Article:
Seaplane Flight Training – Just Add Water


Many pilots pursue a seaplane rating as an add-on to their private pilot license or commercial pilot license and many would agree, it’s a bucket list item for nearly every pilot out there. Earlier this year, I checked that item off of my list and completed two days and seven hours of seaplane flying, along with the most interesting checkride in my career.

I flew down to Florida the night before my first seaplane flight lesson and glanced down at the Florida landscape from the window seat of a 737, wondering:

How do you set up to land on a lake?

I wonder if there are alligators in that lake?

What if I accidentally fall in the water during preflight?

What if I fall in the water during preflight and there’s an alligator in the water near me?

I am guilty of preparing for the worst and hoping for the best, alligators included.

The next morning, I climbed into the J3 Cub on floats where I sat behind my instructor. He explained that all I had to work with was my sight picture out of the aircraft, an altimeter (over his left shoulder) and a tachometer (over his right shoulder), all from the back seat of the J3, no less. GPS? Non-existent. Radios? Over the next two days, we never talked to ATC or any other pilots, for that matter.

Seaplane Training

Two long days and six hours of flying later I was ready for my check ride. My examiner walked out in board shorts, a t-shirt and flip-flops as I did my pre-flight check and said, “Be sure to stay away from the cove, there’s a baby alligator laying in the weeds and we don’t know where mom is!” All of a sudden the image of me falling off of the airplane’s float and into the water next to an alligator was becoming a reality.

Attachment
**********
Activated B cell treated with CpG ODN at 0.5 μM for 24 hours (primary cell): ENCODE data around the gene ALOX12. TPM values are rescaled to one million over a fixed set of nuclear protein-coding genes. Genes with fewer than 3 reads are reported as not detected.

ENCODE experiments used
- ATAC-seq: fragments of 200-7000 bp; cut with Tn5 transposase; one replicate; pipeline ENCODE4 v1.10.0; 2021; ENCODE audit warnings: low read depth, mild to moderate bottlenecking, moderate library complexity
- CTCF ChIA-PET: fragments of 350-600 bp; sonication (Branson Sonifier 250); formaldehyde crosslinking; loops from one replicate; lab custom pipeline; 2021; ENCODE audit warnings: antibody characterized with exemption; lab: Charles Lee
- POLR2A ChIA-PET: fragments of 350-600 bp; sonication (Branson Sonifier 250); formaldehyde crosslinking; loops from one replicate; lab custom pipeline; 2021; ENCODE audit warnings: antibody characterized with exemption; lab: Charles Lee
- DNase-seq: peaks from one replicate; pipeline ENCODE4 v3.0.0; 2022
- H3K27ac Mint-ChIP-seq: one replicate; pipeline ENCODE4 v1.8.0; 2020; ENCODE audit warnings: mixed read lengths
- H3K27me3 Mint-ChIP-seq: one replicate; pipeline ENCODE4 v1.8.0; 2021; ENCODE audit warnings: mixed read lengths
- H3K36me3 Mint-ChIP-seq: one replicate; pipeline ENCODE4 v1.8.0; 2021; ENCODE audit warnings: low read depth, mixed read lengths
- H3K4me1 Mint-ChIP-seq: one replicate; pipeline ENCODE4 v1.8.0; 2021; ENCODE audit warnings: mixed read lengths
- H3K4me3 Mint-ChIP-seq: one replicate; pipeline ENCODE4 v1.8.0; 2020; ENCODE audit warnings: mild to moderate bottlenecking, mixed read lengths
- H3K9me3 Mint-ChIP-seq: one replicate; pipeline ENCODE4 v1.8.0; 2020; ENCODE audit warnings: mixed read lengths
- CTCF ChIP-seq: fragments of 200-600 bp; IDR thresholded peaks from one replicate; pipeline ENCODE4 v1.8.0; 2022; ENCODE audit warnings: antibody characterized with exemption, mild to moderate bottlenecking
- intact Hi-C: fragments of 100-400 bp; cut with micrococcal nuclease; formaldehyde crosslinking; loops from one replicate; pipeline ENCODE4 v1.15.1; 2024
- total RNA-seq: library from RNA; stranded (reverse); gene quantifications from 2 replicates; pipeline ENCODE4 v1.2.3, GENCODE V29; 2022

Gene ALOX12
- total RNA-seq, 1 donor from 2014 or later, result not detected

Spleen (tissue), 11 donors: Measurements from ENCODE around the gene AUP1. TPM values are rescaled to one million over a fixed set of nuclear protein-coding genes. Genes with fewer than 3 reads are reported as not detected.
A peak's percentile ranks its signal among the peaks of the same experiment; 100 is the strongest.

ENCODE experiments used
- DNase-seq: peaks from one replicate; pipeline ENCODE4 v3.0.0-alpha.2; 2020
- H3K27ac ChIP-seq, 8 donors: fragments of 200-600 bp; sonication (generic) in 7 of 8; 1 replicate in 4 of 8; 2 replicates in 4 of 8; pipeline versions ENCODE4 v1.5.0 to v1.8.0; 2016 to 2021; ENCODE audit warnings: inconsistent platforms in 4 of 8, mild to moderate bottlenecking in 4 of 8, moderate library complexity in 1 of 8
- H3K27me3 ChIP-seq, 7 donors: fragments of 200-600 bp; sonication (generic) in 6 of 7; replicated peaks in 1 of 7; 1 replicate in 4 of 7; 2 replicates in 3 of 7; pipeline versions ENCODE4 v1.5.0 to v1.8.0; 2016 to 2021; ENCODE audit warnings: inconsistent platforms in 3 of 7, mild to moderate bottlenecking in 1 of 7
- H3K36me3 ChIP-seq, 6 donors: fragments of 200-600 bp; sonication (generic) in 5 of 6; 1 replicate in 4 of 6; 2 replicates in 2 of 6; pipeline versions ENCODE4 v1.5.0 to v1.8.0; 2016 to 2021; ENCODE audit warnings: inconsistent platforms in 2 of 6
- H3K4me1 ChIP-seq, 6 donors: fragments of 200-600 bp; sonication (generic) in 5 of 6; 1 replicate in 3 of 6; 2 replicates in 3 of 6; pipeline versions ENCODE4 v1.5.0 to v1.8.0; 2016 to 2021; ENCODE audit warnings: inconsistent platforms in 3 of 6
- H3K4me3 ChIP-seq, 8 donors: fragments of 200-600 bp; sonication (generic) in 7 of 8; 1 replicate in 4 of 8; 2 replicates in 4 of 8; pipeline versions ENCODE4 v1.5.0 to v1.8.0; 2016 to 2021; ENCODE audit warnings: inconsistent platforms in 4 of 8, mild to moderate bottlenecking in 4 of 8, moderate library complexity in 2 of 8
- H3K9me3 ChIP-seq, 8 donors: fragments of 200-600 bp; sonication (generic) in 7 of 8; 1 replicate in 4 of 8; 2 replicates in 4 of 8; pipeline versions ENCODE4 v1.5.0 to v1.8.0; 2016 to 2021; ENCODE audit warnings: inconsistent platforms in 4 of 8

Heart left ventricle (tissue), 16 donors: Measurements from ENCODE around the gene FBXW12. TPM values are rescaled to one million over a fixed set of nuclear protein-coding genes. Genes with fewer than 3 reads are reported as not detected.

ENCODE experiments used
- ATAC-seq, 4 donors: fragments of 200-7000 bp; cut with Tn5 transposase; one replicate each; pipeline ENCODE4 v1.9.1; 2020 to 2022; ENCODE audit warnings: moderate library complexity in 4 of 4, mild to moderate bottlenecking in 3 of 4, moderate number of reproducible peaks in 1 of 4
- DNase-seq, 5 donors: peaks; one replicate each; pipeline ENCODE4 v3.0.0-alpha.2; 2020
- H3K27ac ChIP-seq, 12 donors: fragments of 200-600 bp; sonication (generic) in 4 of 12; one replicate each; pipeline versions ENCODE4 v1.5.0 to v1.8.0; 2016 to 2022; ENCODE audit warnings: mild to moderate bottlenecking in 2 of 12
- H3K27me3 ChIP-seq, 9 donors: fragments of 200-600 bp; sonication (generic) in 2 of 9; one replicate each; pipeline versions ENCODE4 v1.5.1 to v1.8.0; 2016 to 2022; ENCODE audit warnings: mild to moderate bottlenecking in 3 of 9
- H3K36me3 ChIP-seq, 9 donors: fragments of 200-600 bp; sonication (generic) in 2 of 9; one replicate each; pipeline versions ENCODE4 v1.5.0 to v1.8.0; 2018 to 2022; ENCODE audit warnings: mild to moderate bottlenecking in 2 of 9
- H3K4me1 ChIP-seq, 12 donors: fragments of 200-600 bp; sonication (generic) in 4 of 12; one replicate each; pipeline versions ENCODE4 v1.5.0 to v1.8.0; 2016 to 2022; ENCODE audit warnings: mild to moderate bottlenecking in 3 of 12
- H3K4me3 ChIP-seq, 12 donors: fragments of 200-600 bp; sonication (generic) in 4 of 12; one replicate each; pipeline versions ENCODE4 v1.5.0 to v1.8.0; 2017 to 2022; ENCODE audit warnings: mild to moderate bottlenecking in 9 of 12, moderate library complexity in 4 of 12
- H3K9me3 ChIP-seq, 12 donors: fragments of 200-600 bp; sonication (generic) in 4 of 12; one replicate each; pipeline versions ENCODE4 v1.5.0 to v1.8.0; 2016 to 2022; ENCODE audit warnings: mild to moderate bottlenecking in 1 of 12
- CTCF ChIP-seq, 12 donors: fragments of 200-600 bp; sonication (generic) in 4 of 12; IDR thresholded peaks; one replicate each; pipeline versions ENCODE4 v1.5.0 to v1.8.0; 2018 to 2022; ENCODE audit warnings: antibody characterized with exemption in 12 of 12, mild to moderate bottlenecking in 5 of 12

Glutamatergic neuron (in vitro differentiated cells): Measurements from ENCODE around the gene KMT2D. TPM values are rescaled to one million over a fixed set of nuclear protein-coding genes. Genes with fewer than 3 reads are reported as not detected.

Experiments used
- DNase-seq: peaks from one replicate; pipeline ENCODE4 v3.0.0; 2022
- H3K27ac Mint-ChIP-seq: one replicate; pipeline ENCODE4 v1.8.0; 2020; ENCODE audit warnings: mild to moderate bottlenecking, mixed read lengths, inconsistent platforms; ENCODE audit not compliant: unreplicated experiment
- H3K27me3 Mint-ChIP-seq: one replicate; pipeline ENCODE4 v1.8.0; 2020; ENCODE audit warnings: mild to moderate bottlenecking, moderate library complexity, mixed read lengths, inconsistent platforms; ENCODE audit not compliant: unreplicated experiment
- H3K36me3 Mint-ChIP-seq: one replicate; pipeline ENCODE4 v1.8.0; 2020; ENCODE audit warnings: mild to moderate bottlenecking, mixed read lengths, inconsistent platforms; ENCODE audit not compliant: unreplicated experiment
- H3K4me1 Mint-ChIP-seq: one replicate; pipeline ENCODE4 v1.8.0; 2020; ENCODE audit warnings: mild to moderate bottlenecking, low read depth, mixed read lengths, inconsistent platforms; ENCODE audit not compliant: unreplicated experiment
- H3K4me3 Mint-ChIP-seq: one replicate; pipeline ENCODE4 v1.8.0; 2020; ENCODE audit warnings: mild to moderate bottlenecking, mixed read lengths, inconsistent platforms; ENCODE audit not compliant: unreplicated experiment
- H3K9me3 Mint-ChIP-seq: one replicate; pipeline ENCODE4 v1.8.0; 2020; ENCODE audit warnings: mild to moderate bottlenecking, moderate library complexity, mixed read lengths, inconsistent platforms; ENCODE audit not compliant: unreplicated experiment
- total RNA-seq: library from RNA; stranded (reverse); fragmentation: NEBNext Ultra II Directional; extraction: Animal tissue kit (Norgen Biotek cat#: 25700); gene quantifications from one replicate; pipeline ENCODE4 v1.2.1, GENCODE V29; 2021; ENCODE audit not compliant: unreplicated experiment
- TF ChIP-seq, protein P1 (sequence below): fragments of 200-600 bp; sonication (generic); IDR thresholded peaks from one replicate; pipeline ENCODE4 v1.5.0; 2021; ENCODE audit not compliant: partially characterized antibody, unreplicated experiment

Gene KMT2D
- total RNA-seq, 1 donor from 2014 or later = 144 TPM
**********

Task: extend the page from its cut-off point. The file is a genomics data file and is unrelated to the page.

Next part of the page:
We climbed into the J3 Cub, talked through a few things and we taxied out onto the lake. During departure my examiner said, “Hey, favor the left side of the lake, I think I see that momma alligator!” As we climbed out he pointed out the right side of the airplane, “Look at her, she must be 8-feet long!” Fittingly, she was no further than 15 feet from the seaplane base where I was doing my preflight.

About 20 minutes into my flight, we landed on the middle of a large lake where a couple of fishing boats hugged the shoreline. As we idle taxied for a moment, the examiner took the airplane, applied power and exclaimed, “My airplane!” 30 seconds later he reduced power. “Did you see that? We almost got stung by a swarm of bees off of our right wing!” The J3 Cub can be flown with the door and window open and that was exactly what we had done on that perfectly sunny, 80-degree day. “We both almost went for a swim,” he said.

VIRB Seaplane rating

Just as my seaplane check ride was starting to feel more like a trip to the zoo, the examiner said, “Let’s take her back, you did great.”

Seaplane flying gives you a sense of freedom that does not compare to any other type of flying and flying is truly the epitome of freedom. For any pilot, I strongly recommend it. It’s not easy and it will challenge you, but it’s worth it every time those floats kiss the water on a sunny 80-degree day.

And, in case any of you a curious, alligator mating season in Florida begins in April and runs through May in Florida and per a local pilot, “they’re rather aggressive during mating season.”

Good to know.

The post Seaplane Flight Training – Just Add Water appeared first on Garmin Blog.

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